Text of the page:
RealTime IT News

(CDMA-Flavored) 3G's Chance to Shine

Europe had its 3GSM World Congress in February to showcase cutting edge wireless networking advances with its dominant TDMA standard.

Now, it's CTIA Wireless 2004 conference's turn in Atlanta to showcase how the United States and other global players are pushing 3G networking with the competing CDMA standard -- and tackling the interoperability with different wireless standards.

Although mobile entertainment device advances are expected to steal much of the spotlight during the event that runs Monday through Wednesday, developers will be in the limelight too. Look for CDMA technology, including the CDMA 1xEV-DO data networking protocol, to be a primary focus of many announcements at the show, participants said.

Verizon Wireless , currently the largest wireless carrier in the U.S., is kicking off the news flow with an expansion announcement regarding its 3G data service called BroadbandAccess, which is built on CDMA 1xEVDO technology.

The service, which went national in its rollout in January after a launch in Washington, D.C. and San Diego, already boasts data transmission speeds of between 300 to 500 kilobits per second, with bursts of up to 2 megabits per second.

In addition to speed, the company said the service is ideal for downloading complex files, with the ability to download a 1MB email attachment in less than 20 seconds.

Verizon claims GPRS (which is the standard used by T-Mobile) would take nearly seven minutes to download the same file, and that the EDGE standard, which is built on the competing GSM standard, would take about a minute and a half for the same 1MB file download. However, in some deployments, the faster version of the GSM standard has been hitting up to 384 kilobits per second.

But Cingular Wireless, which won the bidding to acquire AT&T Wireless (and deploys the EDGE standard in its wireless data network), is expected to ramp up its 3G network speed. Indeed, it has no choice. AT&T Wireless is committed to rolling out 3G in four U.S. markets by year-end and faces a $6 billion contractual penalty from its investor NTT DoCoMo if it does not.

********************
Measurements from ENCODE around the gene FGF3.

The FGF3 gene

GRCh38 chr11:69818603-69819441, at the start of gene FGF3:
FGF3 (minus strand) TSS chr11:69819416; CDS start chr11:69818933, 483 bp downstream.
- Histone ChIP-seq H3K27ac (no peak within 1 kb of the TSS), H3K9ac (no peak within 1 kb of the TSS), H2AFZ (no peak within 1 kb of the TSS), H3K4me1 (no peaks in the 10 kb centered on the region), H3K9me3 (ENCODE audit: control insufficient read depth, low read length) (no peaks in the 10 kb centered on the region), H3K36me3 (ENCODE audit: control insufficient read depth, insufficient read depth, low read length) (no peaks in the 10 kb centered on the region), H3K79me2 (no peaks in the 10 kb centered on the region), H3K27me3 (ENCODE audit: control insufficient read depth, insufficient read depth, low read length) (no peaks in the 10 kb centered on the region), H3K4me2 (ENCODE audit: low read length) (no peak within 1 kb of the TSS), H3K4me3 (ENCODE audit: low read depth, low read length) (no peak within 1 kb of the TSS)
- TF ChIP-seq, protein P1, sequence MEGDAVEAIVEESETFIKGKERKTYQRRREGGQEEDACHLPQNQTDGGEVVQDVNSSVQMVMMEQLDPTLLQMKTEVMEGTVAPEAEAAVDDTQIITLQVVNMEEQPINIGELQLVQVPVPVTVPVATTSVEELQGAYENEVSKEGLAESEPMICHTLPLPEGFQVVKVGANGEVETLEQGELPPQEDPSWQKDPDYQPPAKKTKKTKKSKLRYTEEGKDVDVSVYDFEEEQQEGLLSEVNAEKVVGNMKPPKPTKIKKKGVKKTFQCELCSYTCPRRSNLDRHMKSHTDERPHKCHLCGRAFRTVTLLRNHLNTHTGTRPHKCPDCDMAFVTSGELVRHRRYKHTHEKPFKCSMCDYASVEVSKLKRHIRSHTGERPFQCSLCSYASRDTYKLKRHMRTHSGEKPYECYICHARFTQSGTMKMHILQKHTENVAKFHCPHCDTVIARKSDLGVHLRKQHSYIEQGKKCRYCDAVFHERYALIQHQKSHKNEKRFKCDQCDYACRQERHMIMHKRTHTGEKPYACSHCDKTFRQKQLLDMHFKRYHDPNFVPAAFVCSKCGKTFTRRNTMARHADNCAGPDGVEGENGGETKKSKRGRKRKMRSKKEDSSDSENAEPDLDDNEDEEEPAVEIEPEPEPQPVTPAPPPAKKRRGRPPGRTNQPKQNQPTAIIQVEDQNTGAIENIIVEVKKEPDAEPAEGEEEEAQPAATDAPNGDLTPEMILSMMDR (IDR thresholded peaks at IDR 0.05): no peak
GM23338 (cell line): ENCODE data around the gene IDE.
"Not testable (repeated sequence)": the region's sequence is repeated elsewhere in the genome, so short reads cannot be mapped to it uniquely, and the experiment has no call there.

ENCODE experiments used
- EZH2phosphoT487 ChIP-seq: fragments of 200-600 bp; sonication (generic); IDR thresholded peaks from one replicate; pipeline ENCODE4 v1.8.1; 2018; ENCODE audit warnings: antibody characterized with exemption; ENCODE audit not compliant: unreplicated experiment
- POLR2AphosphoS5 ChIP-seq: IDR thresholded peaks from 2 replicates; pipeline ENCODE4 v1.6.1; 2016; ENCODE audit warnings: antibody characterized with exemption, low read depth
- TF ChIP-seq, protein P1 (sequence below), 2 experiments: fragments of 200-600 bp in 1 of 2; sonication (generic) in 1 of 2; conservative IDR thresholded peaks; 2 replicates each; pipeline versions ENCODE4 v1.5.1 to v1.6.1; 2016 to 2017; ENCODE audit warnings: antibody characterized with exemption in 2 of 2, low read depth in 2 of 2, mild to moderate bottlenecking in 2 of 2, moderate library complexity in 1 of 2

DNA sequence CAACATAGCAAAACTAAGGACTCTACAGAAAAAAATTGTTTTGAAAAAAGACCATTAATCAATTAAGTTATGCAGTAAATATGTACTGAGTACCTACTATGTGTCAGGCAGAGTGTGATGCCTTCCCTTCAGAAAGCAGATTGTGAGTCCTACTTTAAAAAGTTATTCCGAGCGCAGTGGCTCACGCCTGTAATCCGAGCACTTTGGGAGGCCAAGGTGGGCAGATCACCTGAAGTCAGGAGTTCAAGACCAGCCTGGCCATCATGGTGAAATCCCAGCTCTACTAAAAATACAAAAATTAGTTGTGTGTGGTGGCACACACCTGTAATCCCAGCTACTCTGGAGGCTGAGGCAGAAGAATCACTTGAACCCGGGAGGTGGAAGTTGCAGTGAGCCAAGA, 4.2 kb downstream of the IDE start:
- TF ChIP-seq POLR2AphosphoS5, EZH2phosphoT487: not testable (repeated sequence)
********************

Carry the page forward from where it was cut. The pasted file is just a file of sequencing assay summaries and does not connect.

Developers Take Center Stage

Steve Largent, CEO and president of CTIA, said education and development are always focal points of the show.

Rob Mesirow, vice president of conventions at CTIA, said because the wireless market is so large and diverse, keeping one step ahead can be a challenge. With that in mind, he said, the developer forums are designed to inform, challenge, to break new ground.

For example, Qualcomm is offering 3G technical training sessions for engineers and IT professionals and will cover CDMAU2000 1xEVDO key concepts, as well as background on high speed, in-building repeaters, network planning and UMTS/WCDMA network optimization. Developers will also offer insights about how 3G UMTS networks are helping to advance CDMA.

Sun Microsystems is planning to address new approaches to providing wireless payment technologies for carriers and third-party content vendors, which has seen slow up-take in the North American markets. Sun is working with wireless platform company Kabira on a platform that helps wireless providers earn substantial return on investment on micro-payments. The companies plan to announce new features for the Kabira High-Volume Transaction Adapter (HVTA) for the Sun Java Enterprise System (JavaES).